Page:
5) STD-ISD: You will never get lost in India no matter what--it is THE most wired nation in the world. I was impressed that literally everywhere, on practically every street corner, were booths that allowed one to make cheap, clear, and fast phone calls to anywhere in the world. To say nothing of the frenzy of the (now increasingly regulated) cell industry out there. A sane response to an otherwise glitchy and congested society.

6) Why is the loss of email and TV reception met with frustration and near-hysteria, but cell phone signal loss is met with, at best, mild aggravation and more often than not, if you think about it, mild relief at the outside interruption of what was a (good but) banal conversation? What are the statistics on resuming conversations following a signal loss? What does this say about the flexibility of our habituations?

7) Everyone experiences 'dead zone' areas in cities--certain places that are clearly delineated-- where one's cell simply will not get a signal. These electromagnetic topographical black holes create anxieties once encountered and perhaps permanently alter one's desire to return to the area or skirt the virtual perimeter. But at the same time they offer zones of retreat and reflection, a telecommunication Zen garden deep within the city's canyons.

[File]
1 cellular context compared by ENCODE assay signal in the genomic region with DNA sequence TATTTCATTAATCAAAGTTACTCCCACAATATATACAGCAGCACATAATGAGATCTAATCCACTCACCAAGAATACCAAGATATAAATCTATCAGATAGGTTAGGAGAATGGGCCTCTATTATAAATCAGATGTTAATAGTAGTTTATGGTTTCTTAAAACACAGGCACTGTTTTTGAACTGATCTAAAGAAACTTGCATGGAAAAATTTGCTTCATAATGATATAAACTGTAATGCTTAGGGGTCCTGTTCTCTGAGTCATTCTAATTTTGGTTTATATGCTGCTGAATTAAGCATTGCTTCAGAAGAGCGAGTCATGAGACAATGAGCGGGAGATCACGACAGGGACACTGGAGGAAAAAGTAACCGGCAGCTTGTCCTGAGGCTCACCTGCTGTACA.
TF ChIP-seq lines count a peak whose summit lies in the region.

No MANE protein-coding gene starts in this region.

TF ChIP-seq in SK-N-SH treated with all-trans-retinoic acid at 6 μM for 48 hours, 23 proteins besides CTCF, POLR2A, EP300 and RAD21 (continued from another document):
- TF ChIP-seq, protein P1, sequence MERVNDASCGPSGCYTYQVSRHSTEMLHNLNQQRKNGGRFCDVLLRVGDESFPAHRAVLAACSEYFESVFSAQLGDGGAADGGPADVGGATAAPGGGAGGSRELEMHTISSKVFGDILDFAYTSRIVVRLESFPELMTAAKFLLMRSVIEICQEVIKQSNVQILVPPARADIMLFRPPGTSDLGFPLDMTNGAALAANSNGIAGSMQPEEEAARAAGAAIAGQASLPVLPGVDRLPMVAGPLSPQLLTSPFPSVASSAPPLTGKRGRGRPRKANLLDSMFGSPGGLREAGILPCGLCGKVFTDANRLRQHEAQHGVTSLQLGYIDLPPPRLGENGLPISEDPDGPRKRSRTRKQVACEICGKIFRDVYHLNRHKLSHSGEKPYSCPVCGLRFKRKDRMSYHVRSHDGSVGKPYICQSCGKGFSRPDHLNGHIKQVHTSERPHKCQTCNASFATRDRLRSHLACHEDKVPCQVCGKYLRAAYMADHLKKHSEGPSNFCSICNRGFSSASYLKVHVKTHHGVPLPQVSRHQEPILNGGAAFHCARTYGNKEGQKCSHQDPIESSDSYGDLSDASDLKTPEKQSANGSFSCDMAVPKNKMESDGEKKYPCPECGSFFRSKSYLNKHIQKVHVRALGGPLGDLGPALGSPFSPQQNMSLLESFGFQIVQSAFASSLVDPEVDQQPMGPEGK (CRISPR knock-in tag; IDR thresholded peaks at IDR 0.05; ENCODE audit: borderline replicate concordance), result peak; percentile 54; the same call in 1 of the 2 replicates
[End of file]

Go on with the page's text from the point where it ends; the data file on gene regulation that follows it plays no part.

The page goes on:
7a) In other words, these 'Dead zones' produce yet another psychogeography overlaid on the several we carry already navigating our urban habitations, but rather than a social or technological map, it is one of neuroses. The ability to be gotten ahold of at all times creates a neurotic condition about being out of touch, even if it's just for minutes at a time.

8) Why do we apologize when our signals fade or are crappy? I believe this is leftover cultural collateral anxiety along the lines of, say, choosing a crappy car or buying a cheap TV set. Picking an inferior wireless provider or a cheap phone is, by nature, indicative of a careless or insuficient identity/personality as manifested through its consumer choices.

9) The potential Loss of the Signal is the perimeter around any new works or social acts. The new activist phenomena of spontaneous, cell-phone motivated organizations and happenings is undermined should there be a sudden relay power loss, or should the targets of protest engage in the counter-practice of picking-or creating- 'dead zones' in which to house their activities. Or, in terms of art practice, Golan Levin conducted a cellphone symphony by casting his own frequencies at the audience (is this correct?), eliminating the need to stage the event in a universally receptible location..